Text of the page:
I don't really know a lot about ride sharing. Mainly because I am old and grumpy and like to travel by myself. Hell, I even make my own kids run behind the car. I do know that many personal auto policies have exclusions for cars used as a livery service, so before you sign up to drive people around, you should check with your insurance agent to see if you are covered for that.
For instance, the common personal auto policy has an exclusion that reads "We do not provide liability coverage for any insured for that insured's liability arising out of the ownership or operation of a vehicle while it is being used as a public or livery conveyance. This exclusion does not apply to share-the-expense car pool."
Passengers of ride sharing services may find themselves exposed as well. The National Association of Insurance Commissioners released the following consumer alert for those considering ride sharing:
Sharing a Ride, But Not Insurance: Protect yourself as a ridesharing passenger.
Ridesharing services, such as UberX, Sidecar and Lyft, are often seen as a cheaper alternative to taxis. However, there may be gaps in insurance coverage for ridesharing passengers. The National Association of Insurance Commissioners (NAIC) and its members are recommending that consumers review these tips to make sure they are adequately protected.
If you are considering using your personal vehicle to give rides and earn extra income, check out this consumer alert.
Note: For the purposes of this consumer alert, 'ridesharing' is used to describe the practice of driving for hire using an online-enabled platform to connect drivers—who are using their personal vehicles—with passengers.Ridesharing uses mobile technology to connect passengers to drivers. Instead of hailing a cab from the curb or calling an 800 number, consumers download an app to their smartphones that allows the customer to request a ride. The app also allows users to get price quotes for their trips, track the driver's location, and to pay their fare using a credit card on file.
These services are provided by transportation network companies (TNCs). The three major TNCs are UberX, Lyft and Sidecar, although more TNCs are joining the market. TNCs allow drivers to use their personal vehicles (with personal lines auto insurance) to transport passengers and earn extra income.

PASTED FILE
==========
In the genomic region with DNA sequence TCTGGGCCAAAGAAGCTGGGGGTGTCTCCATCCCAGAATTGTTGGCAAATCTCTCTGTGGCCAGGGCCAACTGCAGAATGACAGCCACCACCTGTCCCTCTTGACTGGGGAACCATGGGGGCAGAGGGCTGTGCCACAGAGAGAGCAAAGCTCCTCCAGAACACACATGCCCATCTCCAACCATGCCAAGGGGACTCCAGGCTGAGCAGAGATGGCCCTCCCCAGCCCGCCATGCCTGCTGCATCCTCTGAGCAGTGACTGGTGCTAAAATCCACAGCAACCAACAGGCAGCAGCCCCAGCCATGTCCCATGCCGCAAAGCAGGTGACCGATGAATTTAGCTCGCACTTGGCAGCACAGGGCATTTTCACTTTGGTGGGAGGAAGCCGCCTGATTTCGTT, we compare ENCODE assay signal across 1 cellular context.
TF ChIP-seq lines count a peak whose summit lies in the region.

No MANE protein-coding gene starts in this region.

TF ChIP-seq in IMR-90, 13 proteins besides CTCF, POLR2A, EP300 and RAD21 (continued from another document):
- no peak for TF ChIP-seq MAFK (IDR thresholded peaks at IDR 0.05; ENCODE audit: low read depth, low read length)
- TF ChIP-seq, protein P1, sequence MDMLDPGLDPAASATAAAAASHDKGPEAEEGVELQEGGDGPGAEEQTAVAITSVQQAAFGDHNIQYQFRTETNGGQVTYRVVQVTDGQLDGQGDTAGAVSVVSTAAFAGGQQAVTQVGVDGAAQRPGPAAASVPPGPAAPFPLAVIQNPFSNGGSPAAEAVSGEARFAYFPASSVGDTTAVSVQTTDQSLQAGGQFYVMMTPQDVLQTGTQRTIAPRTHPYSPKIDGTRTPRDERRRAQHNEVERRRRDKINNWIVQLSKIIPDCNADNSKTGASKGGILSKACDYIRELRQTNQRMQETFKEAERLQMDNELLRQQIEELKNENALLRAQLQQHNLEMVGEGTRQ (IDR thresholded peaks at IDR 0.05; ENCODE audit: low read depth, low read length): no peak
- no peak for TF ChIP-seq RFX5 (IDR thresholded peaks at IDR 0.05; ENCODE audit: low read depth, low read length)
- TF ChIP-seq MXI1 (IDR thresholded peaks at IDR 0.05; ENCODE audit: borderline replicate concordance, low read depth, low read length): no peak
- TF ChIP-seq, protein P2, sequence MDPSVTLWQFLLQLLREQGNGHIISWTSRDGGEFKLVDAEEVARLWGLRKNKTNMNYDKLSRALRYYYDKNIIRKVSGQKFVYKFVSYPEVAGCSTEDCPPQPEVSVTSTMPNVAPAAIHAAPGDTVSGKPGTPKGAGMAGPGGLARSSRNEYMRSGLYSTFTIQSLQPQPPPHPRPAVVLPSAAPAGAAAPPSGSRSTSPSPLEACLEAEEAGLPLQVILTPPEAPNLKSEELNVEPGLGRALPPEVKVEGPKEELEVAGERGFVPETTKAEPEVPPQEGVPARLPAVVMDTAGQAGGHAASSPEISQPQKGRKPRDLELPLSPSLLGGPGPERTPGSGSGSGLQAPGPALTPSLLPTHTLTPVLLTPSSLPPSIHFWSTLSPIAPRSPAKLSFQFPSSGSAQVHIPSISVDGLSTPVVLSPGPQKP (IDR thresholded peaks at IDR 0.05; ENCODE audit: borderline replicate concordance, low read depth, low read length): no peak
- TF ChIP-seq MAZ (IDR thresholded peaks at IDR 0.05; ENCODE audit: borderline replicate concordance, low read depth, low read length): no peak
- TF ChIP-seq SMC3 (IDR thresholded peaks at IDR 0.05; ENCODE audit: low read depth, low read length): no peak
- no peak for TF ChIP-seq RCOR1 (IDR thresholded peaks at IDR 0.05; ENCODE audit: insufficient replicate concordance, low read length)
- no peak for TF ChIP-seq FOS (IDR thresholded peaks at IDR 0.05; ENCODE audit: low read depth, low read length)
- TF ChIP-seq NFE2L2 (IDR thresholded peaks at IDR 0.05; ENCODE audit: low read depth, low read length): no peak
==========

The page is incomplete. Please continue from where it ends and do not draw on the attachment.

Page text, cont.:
Ridesharing is Different than Taking a Taxi Ridesharing is not the same thing as taking a traditional taxi or limousine. Limos and taxis have been licensed by the state and/or local transportation authority to provide a livery service, or to transport passengers for a fee. The vehicles are inspected, and drivers must be properly licensed. Taxi operators are required to have insurance that protects a passenger and third parties, such as pedestrians or other drivers, should the taxi be involved in an accident that causes bodily injury or damage.
In many states, TNCs are not subject to the same licensing and insurance requirements that apply to taxis or limousines. However, as ridesharing becomes more popular, state insurance regulators and legislatures are taking action and working with the TNCs to ensure consumers are adequately protected.
Protect Yourself as a Passenger Before using a ridesharing service, it is a good idea to research the companies that are operating in your city. Find out what insurance policies the TNC has to protect drivers and passengers, and how much liability coverage those policies offer. This information may be available on the TNCs' websites.
If you are concerned that a TNC may not have adequate coverage, talk to your insurance provider. Your personal auto policy will likely provide you with some coverage when you are a passenger. If you do not own a car, you might consider purchasing a "named non-owner" policy, which provides coverage for you above any insurance the vehicle's owner may have. If the owner is uninsured, or has low limits of liability, this type of policy can protect you as a passenger. These policies include protection for bodily injury or property damage, medical payments, and uninsured/underinsured motorist. In certain no-fault states, they may also include personal injury protection (PIP). Check out Insure U for help understanding the different types of auto insurance coverage.